A fleeing drug suspect and the driver of a vehicle with which he collided were killed last Friday night in Durham, North Carolina. Fleeing driver Angel Santana, 52, and innocent motorist Tamar White, 55, become the 28th and 29th persons to die in US domestic drug law operations so far this year.

According to WNCN TV News, citing law enforcement sources, Santana was fleeing after a DEA drug investigation. The TV station named the victims Saturday.

According to the Charlotte News Observer, also citing law enforcement sources, Durham Police reported that the chain of events leading to the deadly collision began when the DEA asked local police to assist in a traffic stop "in connection with a narcotics investigation."

Santana's vehicle "stopped momentarily, but then drove off," said Highway Patrol spokesman Sgt. Mike Baker. "Durham officers lost sight of the suspect vehicle. When they found the vehicle a short time later, it had been involved in an accident on Patterson Road," he explained.

Durham Police took pains to say they were not engaged in a high-speed pursuit of Santana's vehicle.

But Santana was apparently in a real hurry to get away. According to the police crash report, the roads were rain-slicked, and Santana exceeded both the speed limit and the safe speed for highway conditions and operated his vehicle "in an erratic, reckless, careless, negligent, or aggressive manner."

Chronicle AM -- July 31, 2014

One study finds that Colorado is doing just fine with marijuana legalization, another finds that kids aren't smoking more pot in medical marijuana states, there's trouble in Albuquerque, Detroit police go on yet another well-publicized mass drug sweep, Marc Emery vows revenge, and more. Let's get to it:

Seattle PD has adjusted well to marijuana legalization. With one apparent exception. (Seattle PD)
Marijuana Policy

Brookings Institution Report Finds Colorado's Legalization is Succeeding. The Brookings Institution's Center for Effective Public Management today released a report on how well Colorado is managing marijuana legalization. The title of the report, "Colorado's Rollout of Legal Marijuana is Succeeding," pretty much spells it out. "The state has met challenging statutory and constitutional deadlines for the construction and launch of a legal, regulatory, and tax apparatus for its new policy," according to the report authored by John Hudak, a Brookings fellow in Governance Studies. "In doing so, it has made intelligent decisions about regulatory needs, the structure of distribution, prevention of illegal diversion, and other vital aspects of its new market. It has made those decisions in concert with a wide variety of stakeholders in the state." Click on the link to read the full report.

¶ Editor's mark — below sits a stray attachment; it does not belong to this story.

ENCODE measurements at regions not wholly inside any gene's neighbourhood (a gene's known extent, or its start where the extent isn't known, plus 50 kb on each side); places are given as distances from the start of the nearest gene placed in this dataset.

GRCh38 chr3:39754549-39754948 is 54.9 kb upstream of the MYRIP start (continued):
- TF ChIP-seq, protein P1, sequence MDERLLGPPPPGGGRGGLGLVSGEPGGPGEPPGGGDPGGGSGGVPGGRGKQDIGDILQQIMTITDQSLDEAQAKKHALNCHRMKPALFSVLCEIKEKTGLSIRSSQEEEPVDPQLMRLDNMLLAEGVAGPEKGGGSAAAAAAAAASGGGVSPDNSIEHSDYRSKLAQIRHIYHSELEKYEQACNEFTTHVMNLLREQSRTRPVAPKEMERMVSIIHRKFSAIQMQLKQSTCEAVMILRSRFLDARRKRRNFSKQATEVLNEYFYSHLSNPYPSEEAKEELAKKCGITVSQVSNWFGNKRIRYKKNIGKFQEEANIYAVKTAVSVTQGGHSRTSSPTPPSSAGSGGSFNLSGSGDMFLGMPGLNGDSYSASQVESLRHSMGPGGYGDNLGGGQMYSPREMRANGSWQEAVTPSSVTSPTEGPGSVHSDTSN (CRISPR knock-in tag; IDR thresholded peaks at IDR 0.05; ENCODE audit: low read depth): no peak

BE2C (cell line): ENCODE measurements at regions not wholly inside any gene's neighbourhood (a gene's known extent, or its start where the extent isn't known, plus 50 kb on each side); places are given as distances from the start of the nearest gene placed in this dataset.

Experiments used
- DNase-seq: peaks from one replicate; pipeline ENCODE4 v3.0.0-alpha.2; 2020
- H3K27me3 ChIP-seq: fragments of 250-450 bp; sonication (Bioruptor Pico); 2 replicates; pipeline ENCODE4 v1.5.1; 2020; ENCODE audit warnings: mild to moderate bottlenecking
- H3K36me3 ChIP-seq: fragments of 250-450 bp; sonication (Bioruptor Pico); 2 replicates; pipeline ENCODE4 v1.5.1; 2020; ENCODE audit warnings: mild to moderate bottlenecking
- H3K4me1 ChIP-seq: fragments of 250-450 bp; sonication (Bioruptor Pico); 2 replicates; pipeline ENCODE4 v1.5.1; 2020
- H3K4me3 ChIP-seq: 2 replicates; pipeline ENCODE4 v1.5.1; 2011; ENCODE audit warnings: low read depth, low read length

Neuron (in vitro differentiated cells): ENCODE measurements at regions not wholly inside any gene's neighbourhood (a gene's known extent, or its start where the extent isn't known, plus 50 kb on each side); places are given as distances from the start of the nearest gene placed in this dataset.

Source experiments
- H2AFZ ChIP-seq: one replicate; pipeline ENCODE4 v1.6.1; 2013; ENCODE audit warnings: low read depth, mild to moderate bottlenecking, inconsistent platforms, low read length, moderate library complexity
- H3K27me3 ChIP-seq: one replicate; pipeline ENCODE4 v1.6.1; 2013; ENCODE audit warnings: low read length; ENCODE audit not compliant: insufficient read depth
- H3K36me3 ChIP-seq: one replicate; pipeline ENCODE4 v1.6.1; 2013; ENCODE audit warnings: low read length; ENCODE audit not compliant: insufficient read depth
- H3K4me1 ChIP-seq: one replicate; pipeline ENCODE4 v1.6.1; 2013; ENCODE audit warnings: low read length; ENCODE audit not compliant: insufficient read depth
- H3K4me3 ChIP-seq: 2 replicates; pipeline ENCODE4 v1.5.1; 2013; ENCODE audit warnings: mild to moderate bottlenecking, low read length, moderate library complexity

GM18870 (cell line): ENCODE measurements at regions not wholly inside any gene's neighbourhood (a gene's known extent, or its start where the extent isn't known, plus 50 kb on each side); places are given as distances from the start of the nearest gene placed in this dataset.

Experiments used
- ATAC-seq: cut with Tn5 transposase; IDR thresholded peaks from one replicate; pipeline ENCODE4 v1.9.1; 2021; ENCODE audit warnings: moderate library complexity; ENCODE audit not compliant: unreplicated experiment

Georgia Libertarian Party Endorses Marijuana Legalization. The Libertarian Party of Georgia says "legalize it." In a Wednesday press release, the party came out four-square for legalization. "Georgia voters should be allowed to vote on the issue", said state party chair Doug Craig. "If the voters were allowed to vote we believe they would vote to legalize. Rights should never be determined by popular vote, but polling gives us a good indication on where the public stands on the issue. As Libertarians, we support giving the public the freedom to choose. Lawmakers should study the issue and allow public input into forming a better policy that stops treating otherwise law abiding citizens as criminals."

Albuquerque Decriminalization Initiative Up in the Air After City Messes Up Signature Requirements. What a mess! The city of Albuquerque told initiative organizers they needed 11,000 signatures to qualify for the ballot, so to ensure that they had a comfortable cushion, organizers turned in 16,000 signatures. Then, two days after signatures were handed in, the city said it had made a mistake, and organizers needed 14,000 signatures to qualify. The measure could still qualify, but if it comes up with more than 11,000 valid signatures, but less than the 14,000 needed to make the ballot, look for legal action.

East Lansing, Michigan, Decriminalization Initiative Campaign Turns in Signatures. The Coalition for a Safer East Lansing turned in about 2,300 signatures for its decriminalization initiative Tuesday. If they end up with enough valid signatures to qualify, the measure will go on the ballot in November. Similar efforts are afoot in more than a dozen other Michigan towns and cities.

Medical Marijuana

National Bureau of Economic Research Report Finds Medical Marijuana Has Not Led to More Teen Use. The finding comes in the working paper Medical Marijuana Laws and Teen Marijuana Use. "Our results are not consistent with the hypothesis that the legalization of medical marijuana caused an increase in the use of marijuana among high school students. In fact, estimates from our preferred specification are small, consistently negative, and are never statistically distinguishable from zero," the authors said.

Drug Policy